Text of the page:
Economic policy / Employment and Social Affairs

This section reports on economic policy initiatives of the Czech government, the EU, and other entities that have a direct impact on the competitiveness of the country. It also includes information on economic priorities of the AmCham and other leading associations.

Spotlight issue

26th October 2016 / Economic policy / Employment and Social Affairs

Czech Statistical Office: Share of workers aged 70-74 with tertiary education 3rd highest in EU | PwC: Czech Republic could boost its GDP by 7% by increasing employment rates of people aged over 55

According to the Czech Statistical Office, the number of older workers in management positions (mainly specialists) has been rising. Life expectancy for Czech women is 81.7 years, 75.8 for men (2014 data), compared with 50 and 47 years, respectively, in 1920. PwC Golden Age Index: How well are OECD countries harnessing the power of their older workers? measures the labour market impact of workers aged over 55 in 34 OECD countries, including employment, earnings and training. The Czech Republic ranks 18th, improving steadily.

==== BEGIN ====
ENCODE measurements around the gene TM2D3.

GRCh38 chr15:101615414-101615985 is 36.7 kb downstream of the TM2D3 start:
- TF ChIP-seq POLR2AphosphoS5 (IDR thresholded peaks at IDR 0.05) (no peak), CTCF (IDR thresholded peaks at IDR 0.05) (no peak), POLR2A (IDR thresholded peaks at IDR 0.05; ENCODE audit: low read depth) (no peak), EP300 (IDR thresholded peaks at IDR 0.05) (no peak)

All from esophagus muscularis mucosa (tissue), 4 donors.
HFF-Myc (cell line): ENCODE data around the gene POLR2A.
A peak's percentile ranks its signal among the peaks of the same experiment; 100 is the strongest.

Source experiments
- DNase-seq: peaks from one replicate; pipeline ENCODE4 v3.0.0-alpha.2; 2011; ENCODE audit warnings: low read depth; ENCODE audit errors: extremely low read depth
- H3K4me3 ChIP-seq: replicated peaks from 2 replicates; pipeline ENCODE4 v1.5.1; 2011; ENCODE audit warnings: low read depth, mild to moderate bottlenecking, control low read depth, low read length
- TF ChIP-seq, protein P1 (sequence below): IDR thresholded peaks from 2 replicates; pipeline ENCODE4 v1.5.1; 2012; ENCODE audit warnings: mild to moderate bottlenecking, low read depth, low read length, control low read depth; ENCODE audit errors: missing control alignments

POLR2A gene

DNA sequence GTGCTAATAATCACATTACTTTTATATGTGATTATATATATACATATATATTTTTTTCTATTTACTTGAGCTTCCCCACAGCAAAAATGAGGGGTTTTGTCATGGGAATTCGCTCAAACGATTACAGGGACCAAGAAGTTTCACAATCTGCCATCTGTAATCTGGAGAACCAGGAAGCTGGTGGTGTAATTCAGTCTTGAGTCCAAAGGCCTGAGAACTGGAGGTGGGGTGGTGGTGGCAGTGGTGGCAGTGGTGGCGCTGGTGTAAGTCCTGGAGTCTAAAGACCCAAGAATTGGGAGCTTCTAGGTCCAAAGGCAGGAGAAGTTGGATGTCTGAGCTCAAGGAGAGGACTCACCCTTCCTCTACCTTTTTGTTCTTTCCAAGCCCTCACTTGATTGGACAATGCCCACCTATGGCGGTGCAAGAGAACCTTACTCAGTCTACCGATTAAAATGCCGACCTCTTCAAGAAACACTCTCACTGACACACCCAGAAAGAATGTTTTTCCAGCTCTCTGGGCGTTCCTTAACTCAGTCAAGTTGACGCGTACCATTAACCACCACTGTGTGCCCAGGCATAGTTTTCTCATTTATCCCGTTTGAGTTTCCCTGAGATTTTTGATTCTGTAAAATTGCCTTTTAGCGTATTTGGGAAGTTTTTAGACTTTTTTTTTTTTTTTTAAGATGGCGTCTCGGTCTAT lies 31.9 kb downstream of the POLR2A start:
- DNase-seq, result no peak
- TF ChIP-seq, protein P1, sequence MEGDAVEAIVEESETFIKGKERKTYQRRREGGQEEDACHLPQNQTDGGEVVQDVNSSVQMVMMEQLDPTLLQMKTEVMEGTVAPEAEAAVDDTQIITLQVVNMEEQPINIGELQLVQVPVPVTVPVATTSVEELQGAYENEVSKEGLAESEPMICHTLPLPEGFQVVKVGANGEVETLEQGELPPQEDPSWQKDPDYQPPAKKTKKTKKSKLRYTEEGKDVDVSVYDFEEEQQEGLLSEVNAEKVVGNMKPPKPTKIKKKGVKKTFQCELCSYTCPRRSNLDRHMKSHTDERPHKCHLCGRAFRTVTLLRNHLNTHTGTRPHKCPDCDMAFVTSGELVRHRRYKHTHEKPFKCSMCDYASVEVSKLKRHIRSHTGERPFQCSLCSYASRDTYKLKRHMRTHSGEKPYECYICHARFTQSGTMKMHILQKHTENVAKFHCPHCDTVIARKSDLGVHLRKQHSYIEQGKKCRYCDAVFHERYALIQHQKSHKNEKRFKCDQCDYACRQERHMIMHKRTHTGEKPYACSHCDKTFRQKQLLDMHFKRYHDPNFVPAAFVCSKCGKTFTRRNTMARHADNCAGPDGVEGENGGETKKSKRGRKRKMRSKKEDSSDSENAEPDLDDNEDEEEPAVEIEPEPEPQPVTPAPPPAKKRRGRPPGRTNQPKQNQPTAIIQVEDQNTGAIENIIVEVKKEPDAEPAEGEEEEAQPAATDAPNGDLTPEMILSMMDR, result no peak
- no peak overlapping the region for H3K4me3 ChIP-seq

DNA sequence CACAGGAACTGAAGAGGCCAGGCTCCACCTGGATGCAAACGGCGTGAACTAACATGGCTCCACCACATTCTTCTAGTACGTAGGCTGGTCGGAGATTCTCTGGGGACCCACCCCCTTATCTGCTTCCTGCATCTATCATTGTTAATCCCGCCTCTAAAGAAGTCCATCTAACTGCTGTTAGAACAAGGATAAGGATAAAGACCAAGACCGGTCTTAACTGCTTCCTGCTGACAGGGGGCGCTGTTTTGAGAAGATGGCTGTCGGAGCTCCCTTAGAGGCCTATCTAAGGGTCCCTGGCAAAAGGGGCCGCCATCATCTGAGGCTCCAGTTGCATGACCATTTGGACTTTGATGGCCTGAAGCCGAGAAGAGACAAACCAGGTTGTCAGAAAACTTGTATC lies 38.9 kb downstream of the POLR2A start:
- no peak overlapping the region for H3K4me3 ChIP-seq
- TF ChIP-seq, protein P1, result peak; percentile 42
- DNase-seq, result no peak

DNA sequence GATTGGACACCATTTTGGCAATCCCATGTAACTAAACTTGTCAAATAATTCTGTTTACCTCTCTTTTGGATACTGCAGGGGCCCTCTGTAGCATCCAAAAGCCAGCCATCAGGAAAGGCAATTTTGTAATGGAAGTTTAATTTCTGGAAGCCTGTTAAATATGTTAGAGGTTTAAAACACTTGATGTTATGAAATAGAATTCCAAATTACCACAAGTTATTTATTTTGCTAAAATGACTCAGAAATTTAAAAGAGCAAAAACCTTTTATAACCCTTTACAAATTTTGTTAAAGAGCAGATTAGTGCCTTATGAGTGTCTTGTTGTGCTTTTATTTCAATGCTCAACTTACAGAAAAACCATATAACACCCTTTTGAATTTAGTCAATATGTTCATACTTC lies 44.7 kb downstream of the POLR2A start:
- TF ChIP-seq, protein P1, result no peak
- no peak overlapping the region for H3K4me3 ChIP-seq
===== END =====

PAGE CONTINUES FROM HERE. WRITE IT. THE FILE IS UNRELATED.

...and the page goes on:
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20th July 2016 / Economic policy / Employment and Social Affairs

IMF: Emigration and its Economic Impact on Eastern Europe - infographic, analysis: High share of Czech emigrants with tertiary education

 As emigration pressures are likely to persist, CESEE countries will continue to face significant challenges, with some SEE and Baltic economies facing larger emigration pressures than other countries in the region. The IMF analysis Emigration and its Economic Impact on Eastern Europe highlights some of the issues that CESEE policymakers need to pay greater attention to so as to assess the effects of emigration on their economies. The report also discusses how the EU, as a beneficiary of CESEE emigration, could support the efforts of CESEE countries in mitigating the negative effects of emigration on these countries’ economic potential and convergence prospects. 
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17th January 2016 / Economic policy / Employment and Social Affairs

WEF: Future of jobs 2016 | Czech labor market, trends

While only a minority of the world’s global workforce of more than three billion people is directly employed by large and emerging multinational employers, these companies often act as anchors for smaller firms and local entrepreneurship ecosystems. Therefore, in addition to their own significant share of employment, workforce-planning decisions by these firms have the potential to transform local labour markets through indirect employment and by setting the pace for changing skills and occupational requirements, World Economic Forum's recently published analysis Future of jobs 2016 says. Also, pay rises in the past were more than covered by productivity increases, a new trend might emerge in the Czech Republic where increased pay is no longer offset by productivity gains.
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Members of the American Chamber of Commerce in the Czech Republic